Local News


Initiative that would let communities break away from CCSD raises equity concerns for some

These are photos of the Clark County School Board District headquarters located at Decatur and Jones as seen July 21, 2020
Posted at 4:38 PM, Jan 24, 2022
and last updated 2022-01-25 02:05:34-05

HENDERSON, Nev. (KTNV) — It is a topic of conversation that has floated around for over a decade in our community: dividing the Clark County School District into multiple districts.

PREVIOUS: Nevada initiative would allow new breakaway school districts

If Henderson schools were to break away from CCSD, the state legislature would have to make sure it is done in a way that does not put some students at a disadvantage over others.

And there are a lot of equity concerns that need to be considered.

“I really try not to think a lot about it because it’s been so unsuccessful that I’m not really worried about it,” said Anna Marie Binder, a parent with six kids across four schools in the district.

“You can talk about the problems and the issues CCSD has all day long, but when you have smaller municipalities breaking off from that, how can they offer a comparable education to a larger system?” Binder added.

Questions such as that remain to be answered.

“And so you’d have inner-city youth on the east side that wouldn’t be getting the same kind of education that the kids in Henderson would get,” she said.

Those in support of the new district say this would do just the opposite and provide a more focused education all around.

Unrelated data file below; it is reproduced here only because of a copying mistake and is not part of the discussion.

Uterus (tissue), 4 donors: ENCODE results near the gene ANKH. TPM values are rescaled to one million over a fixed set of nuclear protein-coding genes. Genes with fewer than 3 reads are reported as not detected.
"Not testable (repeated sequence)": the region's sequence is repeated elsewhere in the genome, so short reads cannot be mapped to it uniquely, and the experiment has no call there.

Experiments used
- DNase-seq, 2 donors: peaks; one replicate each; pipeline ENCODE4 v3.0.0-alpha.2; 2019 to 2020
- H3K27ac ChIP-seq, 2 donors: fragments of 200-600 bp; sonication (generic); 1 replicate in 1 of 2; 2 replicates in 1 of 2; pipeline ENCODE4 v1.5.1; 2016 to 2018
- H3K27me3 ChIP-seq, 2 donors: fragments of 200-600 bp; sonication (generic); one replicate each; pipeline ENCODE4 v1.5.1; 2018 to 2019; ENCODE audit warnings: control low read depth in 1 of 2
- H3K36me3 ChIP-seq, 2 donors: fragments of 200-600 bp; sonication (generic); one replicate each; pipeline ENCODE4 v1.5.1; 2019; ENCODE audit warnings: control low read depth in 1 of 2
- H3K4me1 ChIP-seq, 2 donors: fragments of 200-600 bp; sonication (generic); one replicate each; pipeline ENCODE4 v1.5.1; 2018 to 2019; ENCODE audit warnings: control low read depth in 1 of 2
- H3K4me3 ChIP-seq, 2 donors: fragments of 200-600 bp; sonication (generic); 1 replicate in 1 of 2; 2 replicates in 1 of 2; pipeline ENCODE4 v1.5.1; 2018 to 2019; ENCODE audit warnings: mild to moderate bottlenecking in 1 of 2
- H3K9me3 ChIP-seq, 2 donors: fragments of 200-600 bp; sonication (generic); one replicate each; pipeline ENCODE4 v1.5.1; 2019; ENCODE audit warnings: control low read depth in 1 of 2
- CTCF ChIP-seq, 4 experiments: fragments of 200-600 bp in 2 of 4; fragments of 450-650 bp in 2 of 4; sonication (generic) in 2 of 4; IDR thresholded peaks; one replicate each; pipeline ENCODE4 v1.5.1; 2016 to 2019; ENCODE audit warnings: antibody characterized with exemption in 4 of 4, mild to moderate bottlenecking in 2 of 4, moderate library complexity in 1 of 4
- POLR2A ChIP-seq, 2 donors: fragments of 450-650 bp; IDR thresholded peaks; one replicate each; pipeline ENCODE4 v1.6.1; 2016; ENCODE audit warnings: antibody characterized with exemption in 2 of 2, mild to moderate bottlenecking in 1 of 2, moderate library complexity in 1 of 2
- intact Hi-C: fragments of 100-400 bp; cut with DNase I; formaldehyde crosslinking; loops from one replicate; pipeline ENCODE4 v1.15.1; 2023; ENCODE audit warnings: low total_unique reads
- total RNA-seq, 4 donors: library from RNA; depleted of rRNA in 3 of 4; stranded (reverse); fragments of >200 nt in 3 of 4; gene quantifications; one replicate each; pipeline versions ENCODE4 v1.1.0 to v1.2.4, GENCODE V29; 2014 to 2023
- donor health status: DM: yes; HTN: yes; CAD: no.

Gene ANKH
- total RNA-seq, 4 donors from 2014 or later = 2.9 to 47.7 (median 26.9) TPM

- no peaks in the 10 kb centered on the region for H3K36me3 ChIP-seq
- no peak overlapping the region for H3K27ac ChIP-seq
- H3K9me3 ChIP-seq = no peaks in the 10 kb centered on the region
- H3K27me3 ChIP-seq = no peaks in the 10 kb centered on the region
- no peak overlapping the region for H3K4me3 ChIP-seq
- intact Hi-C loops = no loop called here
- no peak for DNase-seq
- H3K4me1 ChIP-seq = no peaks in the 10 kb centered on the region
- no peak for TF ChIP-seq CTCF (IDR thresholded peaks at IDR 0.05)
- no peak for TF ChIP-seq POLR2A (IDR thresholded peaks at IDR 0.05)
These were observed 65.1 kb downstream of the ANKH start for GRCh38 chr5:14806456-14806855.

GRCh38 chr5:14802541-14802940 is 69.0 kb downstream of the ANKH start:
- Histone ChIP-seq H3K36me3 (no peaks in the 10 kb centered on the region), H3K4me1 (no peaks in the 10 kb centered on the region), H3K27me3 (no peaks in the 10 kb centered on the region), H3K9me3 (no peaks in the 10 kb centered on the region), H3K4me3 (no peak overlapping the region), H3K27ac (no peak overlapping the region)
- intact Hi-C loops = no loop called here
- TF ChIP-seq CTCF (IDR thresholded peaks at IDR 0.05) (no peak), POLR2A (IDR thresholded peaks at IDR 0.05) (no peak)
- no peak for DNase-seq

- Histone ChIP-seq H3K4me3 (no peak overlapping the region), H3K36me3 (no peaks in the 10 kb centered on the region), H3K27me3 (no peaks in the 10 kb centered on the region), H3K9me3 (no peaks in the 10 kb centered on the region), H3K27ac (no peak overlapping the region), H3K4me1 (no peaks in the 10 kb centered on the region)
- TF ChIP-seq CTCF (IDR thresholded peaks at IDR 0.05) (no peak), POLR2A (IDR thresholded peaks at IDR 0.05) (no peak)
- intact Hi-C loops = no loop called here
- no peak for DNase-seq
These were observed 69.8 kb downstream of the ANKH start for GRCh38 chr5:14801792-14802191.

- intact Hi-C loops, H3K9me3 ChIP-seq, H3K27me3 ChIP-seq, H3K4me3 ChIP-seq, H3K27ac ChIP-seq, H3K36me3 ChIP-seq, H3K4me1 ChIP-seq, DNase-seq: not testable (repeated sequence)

“We can really see and touch each one of those kids and really know their needs and then really narrowly focus the funding we have access to, to meet the needs of each kid,” said Erin Phillips, president of the Power2Parent Union.

Stimulus money from the federal government will be going out later in the year, and CCSD will get more than $777 million. About 20 percent of that, or $155 million, is meant to directly address the equity of education across the district.

Splitting the district would cause money like that to also be split.

“It’s going to take - however many school districts they have, there’s going to have to be that many superintendents, that many central offices,” said Kenneth Retzl, director of education policy at the Guinn Center. “There’s going to be duplication of efforts that are going to cause an increase of money. I would love to see what problems we have specifically identified that are holding back students and parents.”

At least one parent thinks more turnout at board meetings is the best way to create the change the community wants.

“You can’t ask for changes if you’re not willing to hold them accountable,” Binder said.